Institutional investors in Primaris Real Estate Investment Trust (TSE:PMZ.UN) lost 6.1% last week but have reaped the benefits of longer-term growth
A look at the shareholders of Primaris Real Estate Investment Trust (TSE:PMZ.UN) can tell us which group is most powerful. The group holding the most number of shares in the company, around 52% to be precise, is institutions. That is, the group stands to benefit the most if the stock rises (or lose the most if there is a downturn).
Losing money on investments is something no shareholder enjoys, least of all institutional investors who saw their holdings value drop by 6.1% last week. Still, the 11% one-year gains may have helped mitigate their overall losses. They should, however, be mindful of further losses in the future.
Let's take a closer look to see what the different types of shareholders can tell us about Primaris Real Estate Investment Trust.
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What Does The Institutional Ownership Tell Us About Primaris Real Estate Investment Trust?
Institutions typically measure themselves against a benchmark when reporting to their own investors, so they often become more enthusiastic about a stock once it's included in a major index. We would expect most companies to have some institutions on the register, especially if they are growing.
We can see that Primaris Real Estate Investment Trust does have institutional investors; and they hold a good portion of the company's stock. This can indicate that the company has a certain degree of credibility in the investment community. However, it is best to be wary of relying on the supposed validation that comes with institutional investors. They too, get it wrong sometimes. When multiple institutions own a stock, there's always a risk that they are in a 'crowded trade'. When such a trade goes wrong, multiple parties may compete to sell stock fast. This risk is higher in a company without a history of growth. You can see Primaris Real Estate Investment Trust's historic earnings and revenue below, but keep in mind there's always more to the story.
Institutional investors own over 50% of the company, so together than can probably strongly influence board decisions. Hedge funds don't have many shares in Primaris Real Estate Investment Trust. Healthcare of Ontario Pension Plan Trust Fund is currently the largest shareholder, with 27% of shares outstanding. The second and third largest shareholders are RBC Global Asset Management Inc. and CIBC Asset Management Inc., with an equal amount of shares to their name at 4.8%. In addition, we found that Alexander Avery, the CEO has 0.5% of the shares allocated to their name.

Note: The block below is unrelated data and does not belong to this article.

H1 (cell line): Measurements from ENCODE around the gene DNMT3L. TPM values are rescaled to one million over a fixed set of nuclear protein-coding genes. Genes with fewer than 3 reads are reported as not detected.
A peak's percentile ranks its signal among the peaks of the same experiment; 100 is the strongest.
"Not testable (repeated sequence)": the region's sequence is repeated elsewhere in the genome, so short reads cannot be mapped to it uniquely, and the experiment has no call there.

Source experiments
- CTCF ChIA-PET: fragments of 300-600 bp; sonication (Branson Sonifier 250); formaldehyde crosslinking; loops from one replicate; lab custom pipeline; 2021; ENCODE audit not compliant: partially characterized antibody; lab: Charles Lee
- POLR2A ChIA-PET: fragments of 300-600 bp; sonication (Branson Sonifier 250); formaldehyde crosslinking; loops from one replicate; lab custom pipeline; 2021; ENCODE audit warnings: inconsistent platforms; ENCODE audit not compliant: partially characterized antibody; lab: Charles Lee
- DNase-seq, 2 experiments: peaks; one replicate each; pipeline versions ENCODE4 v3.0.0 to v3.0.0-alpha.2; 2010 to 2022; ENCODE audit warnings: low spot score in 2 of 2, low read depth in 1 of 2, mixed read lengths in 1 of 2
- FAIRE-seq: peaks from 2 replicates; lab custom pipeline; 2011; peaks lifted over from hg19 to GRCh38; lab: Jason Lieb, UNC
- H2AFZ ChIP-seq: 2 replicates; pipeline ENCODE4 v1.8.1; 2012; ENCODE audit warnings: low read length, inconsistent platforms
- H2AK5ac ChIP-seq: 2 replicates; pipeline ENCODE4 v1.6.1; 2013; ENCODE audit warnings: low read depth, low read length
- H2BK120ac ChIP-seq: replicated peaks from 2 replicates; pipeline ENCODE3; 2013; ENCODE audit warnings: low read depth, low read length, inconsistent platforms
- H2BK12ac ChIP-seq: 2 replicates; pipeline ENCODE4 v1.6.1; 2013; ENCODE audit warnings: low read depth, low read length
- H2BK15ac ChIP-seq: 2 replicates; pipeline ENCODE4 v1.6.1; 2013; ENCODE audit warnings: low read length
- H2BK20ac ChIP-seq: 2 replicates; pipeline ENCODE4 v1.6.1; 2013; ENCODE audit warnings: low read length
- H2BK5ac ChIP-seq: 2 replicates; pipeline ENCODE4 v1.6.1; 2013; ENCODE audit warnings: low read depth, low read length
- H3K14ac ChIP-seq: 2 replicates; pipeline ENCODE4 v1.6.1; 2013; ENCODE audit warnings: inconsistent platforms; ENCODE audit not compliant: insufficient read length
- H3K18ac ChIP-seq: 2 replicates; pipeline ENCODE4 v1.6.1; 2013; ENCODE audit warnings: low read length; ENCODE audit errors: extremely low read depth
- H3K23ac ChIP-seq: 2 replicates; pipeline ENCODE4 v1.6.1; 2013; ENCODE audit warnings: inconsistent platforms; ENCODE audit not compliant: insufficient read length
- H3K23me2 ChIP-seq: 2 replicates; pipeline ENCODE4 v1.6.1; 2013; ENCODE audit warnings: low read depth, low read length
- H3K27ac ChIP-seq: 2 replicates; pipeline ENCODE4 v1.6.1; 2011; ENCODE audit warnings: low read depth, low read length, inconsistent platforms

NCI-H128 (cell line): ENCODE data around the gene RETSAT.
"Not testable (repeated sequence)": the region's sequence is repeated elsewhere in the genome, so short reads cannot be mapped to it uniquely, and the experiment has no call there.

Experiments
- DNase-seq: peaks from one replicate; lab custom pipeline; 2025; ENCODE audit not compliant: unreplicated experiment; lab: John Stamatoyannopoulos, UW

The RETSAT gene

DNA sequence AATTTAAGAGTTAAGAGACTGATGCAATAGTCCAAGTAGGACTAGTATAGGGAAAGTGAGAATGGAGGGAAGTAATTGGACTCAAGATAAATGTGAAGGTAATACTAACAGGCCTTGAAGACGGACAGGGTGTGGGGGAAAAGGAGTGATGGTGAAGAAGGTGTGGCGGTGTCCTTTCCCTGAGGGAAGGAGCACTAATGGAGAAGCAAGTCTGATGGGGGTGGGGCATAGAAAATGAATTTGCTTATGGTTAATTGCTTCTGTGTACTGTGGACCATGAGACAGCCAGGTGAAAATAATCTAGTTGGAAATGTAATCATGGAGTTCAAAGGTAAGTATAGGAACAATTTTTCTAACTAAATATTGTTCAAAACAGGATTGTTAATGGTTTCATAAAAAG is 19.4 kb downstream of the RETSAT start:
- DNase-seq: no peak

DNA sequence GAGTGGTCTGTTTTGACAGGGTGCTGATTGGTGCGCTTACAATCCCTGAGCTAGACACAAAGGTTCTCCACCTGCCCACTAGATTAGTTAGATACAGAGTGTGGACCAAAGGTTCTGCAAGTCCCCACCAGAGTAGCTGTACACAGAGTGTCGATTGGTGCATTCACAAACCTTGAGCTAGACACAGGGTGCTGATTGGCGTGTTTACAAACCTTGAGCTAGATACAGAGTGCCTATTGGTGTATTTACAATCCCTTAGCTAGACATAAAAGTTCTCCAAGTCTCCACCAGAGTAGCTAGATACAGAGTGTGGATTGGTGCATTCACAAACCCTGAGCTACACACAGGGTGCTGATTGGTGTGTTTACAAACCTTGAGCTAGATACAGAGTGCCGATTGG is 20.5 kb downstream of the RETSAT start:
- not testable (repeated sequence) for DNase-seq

Looking at the shareholder registry, we can see that 50% of the ownership is controlled by the top 15 shareholders, meaning that no single shareholder has a majority interest in the ownership.
While it makes sense to study institutional ownership data for a company, it also makes sense to study analyst sentiments to know which way the wind is blowing. While there is some analyst coverage, the company is probably not widely covered. So it could gain more attention, down the track.
Insider Ownership Of Primaris Real Estate Investment Trust
The definition of an insider can differ slightly between different countries, but members of the board of directors always count. The company management answer to the board and the latter should represent the interests of shareholders. Notably, sometimes top-level managers are on the board themselves.
Insider ownership is positive when it signals leadership are thinking like the true owners of the company. However, high insider ownership can also give immense power to a small group within the company. This can be negative in some circumstances.
Our data suggests that insiders own under 1% of Primaris Real Estate Investment Trust in their own names. It is a pretty big company, so it would be possible for board members to own a meaningful interest in the company, without owning much of a proportional interest. In this case, they own around CA$10m worth of shares (at current prices). It is good to see board members owning shares, but it might be worth checking if those insiders have been buying.
General Public Ownership
With a 47% ownership, the general public, mostly comprising of individual investors, have some degree of sway over Primaris Real Estate Investment Trust. While this group can't necessarily call the shots, it can certainly have a real influence on how the company is run.
I find it very interesting to look at who exactly owns a company. But to truly gain insight, we need to consider other information, too. To that end, you should be aware of the 4 warning signs we've spotted with Primaris Real Estate Investment Trust .
Ultimately the future is most important. You can access this free report on analyst forecasts for the company.
NB: Figures in this article are calculated using data from the last twelve months, which refer to the 12-month period ending on the last date of the month the financial statement is dated. This may not be consistent with full year annual report figures.
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This article by Simply Wall St is general in nature. We provide commentary based on historical data and analyst forecasts only using an unbiased methodology and our articles are not intended to be financial advice. It does not constitute a recommendation to buy or sell any stock, and does not take account of your objectives, or your financial situation. We aim to bring you long-term focused analysis driven by fundamental data. Note that our analysis may not factor in the latest price-sensitive company announcements or qualitative material. Simply Wall St has no position in any stocks mentioned.
Primaris Real Estate Investment Trust
Primaris properties including all of H&R REIT's enclosed malls comprises real estate properties.
Unattractive dividend payer and overvalued.